With everything we’ve covered from self-love to finding love in a digital world, setting boundaries, communication and more, we feel it’s time to talk about money. Did you know that recent research shows that financial problems are the third leading cause of divorce?
Money seems to be a subject matter a lot of people shy away from. Talking about money is usually considered a private matter and those who dare to do it publicly are often considered braggadocious. When it comes to your household finances, the good news is it doesn’t have to be a public matter unless you hold some sort of public office that deems it be made public. One does not have to be an accountant or a math genius to stay on top of their household finances. You just need to understand your incomings and outgoings whether it be on a combined basis or singular one as we’re very well aware that not all couples maintain joint finances.
Not too long ago we stumbled upon an interview with Kim Kiyosaki, author of Rich Woman: A Book on Investing for Women, where she talked about how a lot of women still do not have an understanding of their household finances, oftentimes leaving them broke and in some cases bankrupt when their partners pass. Which is why she continues to educate women on the importance of understanding money.
Below are some things to consider when it comes to your household finances. We are not financial advisers but merely providing talking points to encourage the conversation.
It is important to decide early on if you’d like to combine your finances or maintain individual control over your finances. Either way, having a separate bank account to tackle your combined household bills should be considered. That way you have an idea of the running cost of your household while you both take responsibility for it.
Incomings and Outgoings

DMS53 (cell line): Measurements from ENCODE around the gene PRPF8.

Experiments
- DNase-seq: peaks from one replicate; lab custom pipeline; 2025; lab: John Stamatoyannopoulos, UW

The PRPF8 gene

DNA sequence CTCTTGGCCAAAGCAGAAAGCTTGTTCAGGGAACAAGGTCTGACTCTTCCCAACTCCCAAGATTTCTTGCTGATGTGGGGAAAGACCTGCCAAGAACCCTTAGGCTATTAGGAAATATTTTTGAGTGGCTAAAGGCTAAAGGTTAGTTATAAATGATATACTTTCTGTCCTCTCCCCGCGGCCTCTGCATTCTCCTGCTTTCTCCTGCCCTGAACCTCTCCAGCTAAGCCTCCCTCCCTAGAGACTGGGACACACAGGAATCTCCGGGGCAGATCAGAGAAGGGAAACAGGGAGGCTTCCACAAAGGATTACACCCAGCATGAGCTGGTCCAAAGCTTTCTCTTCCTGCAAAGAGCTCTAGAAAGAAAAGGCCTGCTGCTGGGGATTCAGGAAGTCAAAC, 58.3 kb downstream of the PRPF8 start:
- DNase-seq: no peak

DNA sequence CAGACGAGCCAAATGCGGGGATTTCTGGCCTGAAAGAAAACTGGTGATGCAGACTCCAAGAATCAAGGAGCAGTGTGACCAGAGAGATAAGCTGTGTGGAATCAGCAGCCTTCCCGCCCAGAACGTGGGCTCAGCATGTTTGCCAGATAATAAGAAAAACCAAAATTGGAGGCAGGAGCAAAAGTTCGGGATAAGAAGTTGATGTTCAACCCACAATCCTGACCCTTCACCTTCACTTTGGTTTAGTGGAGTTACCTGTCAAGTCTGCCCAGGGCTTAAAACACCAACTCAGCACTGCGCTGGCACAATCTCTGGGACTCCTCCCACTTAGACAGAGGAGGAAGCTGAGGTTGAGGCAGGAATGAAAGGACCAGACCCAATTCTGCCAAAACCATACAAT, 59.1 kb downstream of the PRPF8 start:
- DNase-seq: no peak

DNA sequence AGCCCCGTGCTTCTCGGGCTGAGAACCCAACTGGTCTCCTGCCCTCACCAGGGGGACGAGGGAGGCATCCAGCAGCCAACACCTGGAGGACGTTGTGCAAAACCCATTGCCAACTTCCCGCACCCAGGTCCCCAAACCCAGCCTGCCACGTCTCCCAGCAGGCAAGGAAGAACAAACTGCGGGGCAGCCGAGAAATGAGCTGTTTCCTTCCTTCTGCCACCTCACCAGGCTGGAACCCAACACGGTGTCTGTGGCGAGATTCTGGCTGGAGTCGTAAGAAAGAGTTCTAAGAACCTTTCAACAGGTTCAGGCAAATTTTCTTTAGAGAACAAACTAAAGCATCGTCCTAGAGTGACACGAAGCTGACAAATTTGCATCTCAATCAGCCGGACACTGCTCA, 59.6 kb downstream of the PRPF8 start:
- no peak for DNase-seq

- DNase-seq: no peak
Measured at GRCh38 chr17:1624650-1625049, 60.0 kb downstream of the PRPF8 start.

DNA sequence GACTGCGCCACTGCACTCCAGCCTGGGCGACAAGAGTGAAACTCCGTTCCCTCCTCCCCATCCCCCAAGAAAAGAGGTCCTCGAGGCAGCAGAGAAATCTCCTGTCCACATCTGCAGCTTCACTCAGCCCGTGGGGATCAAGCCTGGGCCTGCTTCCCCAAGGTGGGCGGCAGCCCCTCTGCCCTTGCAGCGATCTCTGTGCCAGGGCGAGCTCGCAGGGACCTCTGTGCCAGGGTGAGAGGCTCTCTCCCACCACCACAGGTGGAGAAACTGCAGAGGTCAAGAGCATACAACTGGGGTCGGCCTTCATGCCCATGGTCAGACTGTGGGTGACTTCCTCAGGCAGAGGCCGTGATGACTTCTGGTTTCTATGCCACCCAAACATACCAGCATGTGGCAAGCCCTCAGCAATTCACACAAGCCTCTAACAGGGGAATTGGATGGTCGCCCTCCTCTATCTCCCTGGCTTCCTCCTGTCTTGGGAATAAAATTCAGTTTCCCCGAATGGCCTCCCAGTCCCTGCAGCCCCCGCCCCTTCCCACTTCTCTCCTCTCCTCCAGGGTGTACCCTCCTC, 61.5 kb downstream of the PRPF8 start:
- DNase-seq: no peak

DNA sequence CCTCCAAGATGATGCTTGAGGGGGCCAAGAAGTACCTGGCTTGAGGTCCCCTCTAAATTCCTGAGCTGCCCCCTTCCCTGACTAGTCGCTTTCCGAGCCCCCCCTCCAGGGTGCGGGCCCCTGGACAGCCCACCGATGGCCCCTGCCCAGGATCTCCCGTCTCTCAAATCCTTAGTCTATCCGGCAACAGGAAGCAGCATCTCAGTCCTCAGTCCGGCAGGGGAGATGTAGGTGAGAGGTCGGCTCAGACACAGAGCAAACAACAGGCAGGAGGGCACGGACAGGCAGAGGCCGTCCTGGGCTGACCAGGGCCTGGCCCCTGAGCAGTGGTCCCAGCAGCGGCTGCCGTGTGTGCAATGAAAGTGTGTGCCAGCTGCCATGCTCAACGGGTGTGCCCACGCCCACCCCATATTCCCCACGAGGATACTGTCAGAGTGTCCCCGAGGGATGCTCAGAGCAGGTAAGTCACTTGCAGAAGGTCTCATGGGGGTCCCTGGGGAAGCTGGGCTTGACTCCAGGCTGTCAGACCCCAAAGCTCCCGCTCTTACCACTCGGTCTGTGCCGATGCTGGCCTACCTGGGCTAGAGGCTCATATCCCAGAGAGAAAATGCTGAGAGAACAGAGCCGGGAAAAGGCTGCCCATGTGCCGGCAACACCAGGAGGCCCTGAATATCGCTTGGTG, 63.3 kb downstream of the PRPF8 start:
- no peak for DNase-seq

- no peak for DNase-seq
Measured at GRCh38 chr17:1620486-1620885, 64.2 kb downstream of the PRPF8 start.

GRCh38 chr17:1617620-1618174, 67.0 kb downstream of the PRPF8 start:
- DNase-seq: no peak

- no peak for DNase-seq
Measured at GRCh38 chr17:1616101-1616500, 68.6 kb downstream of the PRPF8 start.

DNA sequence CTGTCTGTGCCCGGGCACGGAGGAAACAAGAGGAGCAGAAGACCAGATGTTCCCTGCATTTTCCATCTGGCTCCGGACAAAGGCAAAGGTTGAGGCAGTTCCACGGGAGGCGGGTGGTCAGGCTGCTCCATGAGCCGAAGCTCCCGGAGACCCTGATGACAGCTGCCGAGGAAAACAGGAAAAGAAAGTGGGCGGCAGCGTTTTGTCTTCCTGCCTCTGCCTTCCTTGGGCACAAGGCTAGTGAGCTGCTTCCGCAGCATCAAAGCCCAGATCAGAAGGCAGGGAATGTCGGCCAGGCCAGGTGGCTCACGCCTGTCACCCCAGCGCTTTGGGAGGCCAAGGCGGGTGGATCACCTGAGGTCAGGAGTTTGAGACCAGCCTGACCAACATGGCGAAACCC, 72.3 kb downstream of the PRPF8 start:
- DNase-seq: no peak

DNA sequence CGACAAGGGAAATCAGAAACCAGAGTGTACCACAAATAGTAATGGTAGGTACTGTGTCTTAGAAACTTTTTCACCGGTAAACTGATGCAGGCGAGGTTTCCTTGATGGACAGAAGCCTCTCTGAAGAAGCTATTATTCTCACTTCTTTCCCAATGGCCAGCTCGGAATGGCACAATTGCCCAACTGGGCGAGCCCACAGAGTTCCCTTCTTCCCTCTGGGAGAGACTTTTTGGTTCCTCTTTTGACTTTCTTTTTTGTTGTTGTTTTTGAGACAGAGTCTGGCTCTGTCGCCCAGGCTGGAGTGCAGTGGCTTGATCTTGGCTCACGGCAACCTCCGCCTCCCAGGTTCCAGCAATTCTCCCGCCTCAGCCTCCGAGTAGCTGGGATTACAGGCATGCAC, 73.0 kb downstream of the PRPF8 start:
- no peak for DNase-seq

You need to understand how much you have coming in, usually monthly earnings/salary or other income, and then weigh it against your household costs to ensure you can keep up with your financial obligations. Failing to understand your income against cost can result in overspend and poor planning. As the saying goes “he who fails to plan, plans to fail”.
It’s been said that the more you earn, the more you spend. And sometimes that spending can eventually outweigh your earning capabilities thus putting you and your household in a position of financial discomfort. All you have to do is ensure that you are earning more than you are spending. The only way to do this is to know what bills you pay and what you earn as well as your household income. Then you can prioritise on the essential things that keep the household functioning. The burden of leaving the understanding of the finances to one partner needs to stop as it breeds ignorance and complacency.
You can only get to this point after you’ve understood your earnings and expenses as discussed above. There’s no need to stress the importance of savings. It is part of the planning process. Either saving for holidays, school fees or even buying a house. You can save for personal and household goals but in order to do so, each party needs to take financial responsibility and act accordingly. You have to have discipline in order to save.
You might even find that you can’t afford to save for anything at the moment. But in understanding your finance, both personal and that of your household, you can begin to make financial decisions that can benefit you in the long run. You can decide to cut costs that add no value to you or your household, consider other streams of income and even find cheaper rental properties or household service suppliers. Basically, there’s always room for improvement when it comes to the way you manage your finances.
This is something that should be considered especially if there’s only one person earning in the household. Depending on the policy you go for, the return on a life insurance policy could mean your mortgage gets paid off, as well as other key bills. It is a way to bring about some sort of financial security for you and your loved ones.
Taking responsibility for understanding your household finances should fall on all parties. This can be achieved by paying attention to your incomings and outgoings which will allow you to plan for your financial future together.